|Northern pika range|
The northern pika (Ochotona hyperborea) also known as the Japanese guinea pig is a species of pika found across mountainous regions of northern Asia, from the Ural Mountains to northern Japan and south through Mongolia, Manchuria and northern Korea. An adult northern pika has a body length of 12.5–18.5 centimeters (4.9–7.3 in), and a tail of 0.5–1.2 centimeters (0.20–0.47 in). The pika sheds its fur twice annually, bearing a reddish-brown coat in the summer and grayish-brown coat in winter. It feeds on various plant material and makes "hay piles" for winter use.
There are several subspecies of this pika:
- Ochotona hyperborea cinereoflava
- Ochotona hyperborea coreana
- Ochotona hyperborea ferruginea
- Ochotona hyperborea mantchurica
- Ochotona hyperborea normalis
- Ochotona hyperborea uralesis
- Ochotona hyperborea yesoensis
- Ochotona hyperborea yoshikurai
The northern pika is a small species and grows to a length of between 12.5 and 18.5 centimeters (4.9 and 7.3 in) with a tail of 0.5 to 1.2 centimeters (0.20 to 0.47 in). It has small rounded ears and short legs with five toes on each foot and furry soles. The fine long hair is reddish-brown in summer but much greyer in winter. The underparts are white tinged with reddish-brown and the sexes look alike. It is variable in size and colouring across its extensive range.
Distribution and habitat
The northern pika lives in mountainous regions of eastern Asia. Its range extends from the Urals and the Putorana Plateau, through eastern and southern Siberia, including Sakhalin Island, to northern Mongolia, Manchuria, North Korea and Hokkaido. It is found on scree and on rocky slopes in mountainous areas, in boulder fields, in damp areas among coniferous trees and in dry Alpine meadows. In large areas of rock it is mostly found near the edge and makes shallow burrows in the turf nearby. It occurs at altitudes between 400 and 2,000 metres (1,300 and 6,600 ft). In general it is restricted to higher altitudes than the Alpine pika.
Northern pikas are most active and mostly feed soon after dawn and as dusk approaches. They have a network of burrows and also use crevices in the rocks and subterranean runways. Each underground network of passages has numerous entrances and pathways join these with feeding areas on the surface. During their time above ground, their time is spent moving about, feeding, grooming or sitting in a stationary position, usually on some eminence. They mostly move around using short jumps but can also walk and run, and can combine these means of locomotion while agilely climbing over rocks or scaling cliffs. They can stand briefly on their hind legs while sparring or gathering food and can climb in an ungainly fashion in seedling conifers such as the Scots pine (Pinus sylvestris).
The northern pika is herbivorous and eats a variety of plant material such as grasses, twigs, needles, stems and leaves. The food is gathered and then mostly carried back, using the mouth alone, to one of a number of eating points near an entrances to the burrow. When feeding on stems and twigs, a sitting posture is adopted and gnawing starts low down and works upwards. If alarmed while feeding, the pika may dash to its hole, sometimes carrying the food item in its mouth, or remain stationary and alert till the danger passes. It also collects green parts of plants, allows them to dry, and stores them in caches. It has been found that the plants chosen are not those that are the most abundant but are selected species with high nutritive value. Evergreen tuft-forming plants are avoided. These "hay piles" are located in dry locations for consumption during the winter. Northern pikas do not hibernate and can tunnel under the snow to reach their caches and visit areas where there are twigs and other plant material still available.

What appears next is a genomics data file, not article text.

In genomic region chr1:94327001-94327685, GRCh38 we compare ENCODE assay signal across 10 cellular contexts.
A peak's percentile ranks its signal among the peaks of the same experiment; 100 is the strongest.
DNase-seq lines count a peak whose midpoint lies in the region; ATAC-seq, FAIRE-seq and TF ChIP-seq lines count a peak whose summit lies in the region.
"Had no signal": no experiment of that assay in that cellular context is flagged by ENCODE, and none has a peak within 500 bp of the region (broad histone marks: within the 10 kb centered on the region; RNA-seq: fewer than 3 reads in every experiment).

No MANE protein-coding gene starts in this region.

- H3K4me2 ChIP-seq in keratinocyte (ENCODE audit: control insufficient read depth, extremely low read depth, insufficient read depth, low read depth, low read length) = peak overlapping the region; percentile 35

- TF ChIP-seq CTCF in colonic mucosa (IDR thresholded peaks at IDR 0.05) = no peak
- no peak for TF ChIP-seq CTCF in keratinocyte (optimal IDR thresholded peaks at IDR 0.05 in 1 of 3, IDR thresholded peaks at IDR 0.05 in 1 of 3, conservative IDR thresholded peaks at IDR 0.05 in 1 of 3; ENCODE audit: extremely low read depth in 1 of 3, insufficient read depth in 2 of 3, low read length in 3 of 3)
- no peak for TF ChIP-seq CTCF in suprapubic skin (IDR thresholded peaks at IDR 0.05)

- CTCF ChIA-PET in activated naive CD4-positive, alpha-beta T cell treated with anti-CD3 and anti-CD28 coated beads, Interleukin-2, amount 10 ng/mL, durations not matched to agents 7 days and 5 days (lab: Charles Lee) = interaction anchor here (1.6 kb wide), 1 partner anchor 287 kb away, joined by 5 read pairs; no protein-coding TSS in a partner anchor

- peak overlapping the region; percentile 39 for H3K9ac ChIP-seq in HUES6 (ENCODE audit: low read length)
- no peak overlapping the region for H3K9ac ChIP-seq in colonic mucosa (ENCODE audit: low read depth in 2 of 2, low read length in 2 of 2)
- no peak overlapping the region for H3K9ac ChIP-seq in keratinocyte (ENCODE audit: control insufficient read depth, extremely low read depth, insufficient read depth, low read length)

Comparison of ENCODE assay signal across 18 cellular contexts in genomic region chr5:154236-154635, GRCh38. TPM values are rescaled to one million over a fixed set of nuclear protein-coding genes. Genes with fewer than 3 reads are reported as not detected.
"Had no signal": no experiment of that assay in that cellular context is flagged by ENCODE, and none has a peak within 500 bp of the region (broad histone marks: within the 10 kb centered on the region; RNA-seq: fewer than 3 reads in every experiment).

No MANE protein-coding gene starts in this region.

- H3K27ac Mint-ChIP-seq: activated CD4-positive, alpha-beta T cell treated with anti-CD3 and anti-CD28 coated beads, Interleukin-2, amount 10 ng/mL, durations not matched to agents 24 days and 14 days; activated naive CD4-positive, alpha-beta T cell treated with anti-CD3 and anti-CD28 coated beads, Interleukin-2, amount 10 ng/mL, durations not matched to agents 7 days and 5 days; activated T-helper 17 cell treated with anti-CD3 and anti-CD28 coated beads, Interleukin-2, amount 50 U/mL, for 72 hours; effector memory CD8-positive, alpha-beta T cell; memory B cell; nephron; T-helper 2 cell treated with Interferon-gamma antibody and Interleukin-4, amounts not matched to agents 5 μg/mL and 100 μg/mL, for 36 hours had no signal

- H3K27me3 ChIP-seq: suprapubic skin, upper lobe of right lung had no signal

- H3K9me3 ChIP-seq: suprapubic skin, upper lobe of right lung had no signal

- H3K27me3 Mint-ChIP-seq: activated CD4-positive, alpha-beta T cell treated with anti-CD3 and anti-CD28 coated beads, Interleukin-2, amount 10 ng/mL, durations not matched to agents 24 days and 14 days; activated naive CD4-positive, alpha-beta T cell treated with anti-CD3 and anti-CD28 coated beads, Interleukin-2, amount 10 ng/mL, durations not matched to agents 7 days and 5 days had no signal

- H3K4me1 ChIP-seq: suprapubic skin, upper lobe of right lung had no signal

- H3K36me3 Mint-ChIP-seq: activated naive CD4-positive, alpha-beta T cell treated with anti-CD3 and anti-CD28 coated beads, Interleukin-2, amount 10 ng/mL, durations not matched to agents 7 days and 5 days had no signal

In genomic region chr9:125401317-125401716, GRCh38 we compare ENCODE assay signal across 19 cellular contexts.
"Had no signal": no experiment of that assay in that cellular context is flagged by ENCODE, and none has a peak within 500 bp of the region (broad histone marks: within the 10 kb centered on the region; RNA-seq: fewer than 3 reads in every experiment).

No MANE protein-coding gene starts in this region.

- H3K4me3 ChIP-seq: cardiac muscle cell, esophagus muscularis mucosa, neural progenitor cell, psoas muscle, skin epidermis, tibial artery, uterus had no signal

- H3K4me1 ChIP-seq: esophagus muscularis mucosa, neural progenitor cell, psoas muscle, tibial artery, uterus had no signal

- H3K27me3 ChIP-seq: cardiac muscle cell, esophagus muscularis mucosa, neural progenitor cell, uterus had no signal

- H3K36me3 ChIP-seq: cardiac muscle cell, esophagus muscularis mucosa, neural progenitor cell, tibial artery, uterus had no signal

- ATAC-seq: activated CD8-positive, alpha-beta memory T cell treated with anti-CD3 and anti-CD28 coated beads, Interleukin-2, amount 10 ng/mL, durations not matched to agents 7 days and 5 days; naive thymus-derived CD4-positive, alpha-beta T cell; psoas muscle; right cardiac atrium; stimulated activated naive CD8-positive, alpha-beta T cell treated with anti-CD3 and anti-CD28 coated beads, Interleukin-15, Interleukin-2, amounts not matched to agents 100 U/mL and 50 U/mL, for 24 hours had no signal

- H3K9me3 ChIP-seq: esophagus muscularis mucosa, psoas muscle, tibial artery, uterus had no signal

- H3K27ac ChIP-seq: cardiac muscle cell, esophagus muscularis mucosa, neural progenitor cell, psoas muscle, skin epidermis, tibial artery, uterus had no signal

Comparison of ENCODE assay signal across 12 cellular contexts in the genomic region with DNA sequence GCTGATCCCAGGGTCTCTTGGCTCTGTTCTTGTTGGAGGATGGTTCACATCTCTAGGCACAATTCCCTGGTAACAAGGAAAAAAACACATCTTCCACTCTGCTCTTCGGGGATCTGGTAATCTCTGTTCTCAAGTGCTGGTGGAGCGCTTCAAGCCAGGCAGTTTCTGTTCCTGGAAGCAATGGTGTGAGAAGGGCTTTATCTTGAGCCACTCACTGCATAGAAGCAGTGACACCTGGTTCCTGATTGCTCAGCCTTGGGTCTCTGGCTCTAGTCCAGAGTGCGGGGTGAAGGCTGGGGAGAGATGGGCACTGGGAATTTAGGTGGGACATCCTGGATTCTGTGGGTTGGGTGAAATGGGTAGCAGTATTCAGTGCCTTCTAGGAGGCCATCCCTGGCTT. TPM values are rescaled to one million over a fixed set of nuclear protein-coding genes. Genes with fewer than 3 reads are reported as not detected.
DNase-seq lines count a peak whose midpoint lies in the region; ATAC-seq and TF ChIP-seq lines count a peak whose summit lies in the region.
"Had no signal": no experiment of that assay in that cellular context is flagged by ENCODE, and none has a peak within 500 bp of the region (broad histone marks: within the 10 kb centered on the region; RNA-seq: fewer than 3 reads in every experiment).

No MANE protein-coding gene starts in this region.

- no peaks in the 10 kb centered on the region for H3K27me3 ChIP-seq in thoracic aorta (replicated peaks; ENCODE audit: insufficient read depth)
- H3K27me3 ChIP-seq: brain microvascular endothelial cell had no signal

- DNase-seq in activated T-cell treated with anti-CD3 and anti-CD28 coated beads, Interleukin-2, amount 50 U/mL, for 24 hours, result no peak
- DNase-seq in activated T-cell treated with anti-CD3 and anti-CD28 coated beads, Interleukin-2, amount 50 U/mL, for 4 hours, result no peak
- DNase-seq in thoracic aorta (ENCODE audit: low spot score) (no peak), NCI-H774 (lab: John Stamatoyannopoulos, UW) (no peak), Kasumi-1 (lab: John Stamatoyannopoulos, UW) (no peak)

Some time is spent grooming the fur of the head and face with the forepaws and scratching the head and front part of the body with the hind feet. Apart from settling the fur and removing external parasites, these activities may serve to spread the secretions of the apocrine glands onto the paws for territory marking. Much time is spent loitering in specially selected spots, usually on a prominent rock or tree stump within a few metres (yards) of a hole, for up to ten minutes at a time. On some of these occasions, the pika seems to be sunbathing in a relaxed stance, the animal often turning its head towards the sun, but at other times the animal seems alert and on the look out. The approach of a predator or an observer too closely for comfort causes the animal to scurry away into its hole with a sharp warning cry "Kitz". At certain times, an animal may call from an eminence to other pikas in the area and other individuals may respond. Other shrill calls may be made when sitting or moving around but their significance is unclear.
Both male and female northern pikas defend territories. They mark the boundaries by either rubbing a gland on their cheek on a projecting rock or by scent marking with urine. A territory is usually occupied by a pair of pikas but males sometimes stray into other territories. The population is usually stable with one litter of up to nine (usually three or four) offspring being produced each year, though two smaller litters may be produced in the more southerly part of the range. The gestation period is about 28 days and juveniles share their parents' territory for a while before dispersing. It is unclear when they become sexually mature but the life expectancy is about three years.
The northern pika has a very large range and is common within suitable habitat in that range. The population size is relatively stable and no significant threats have been identified so the IUCN lists the species as being of "Least Concern" in its Red List of Threatened Species.
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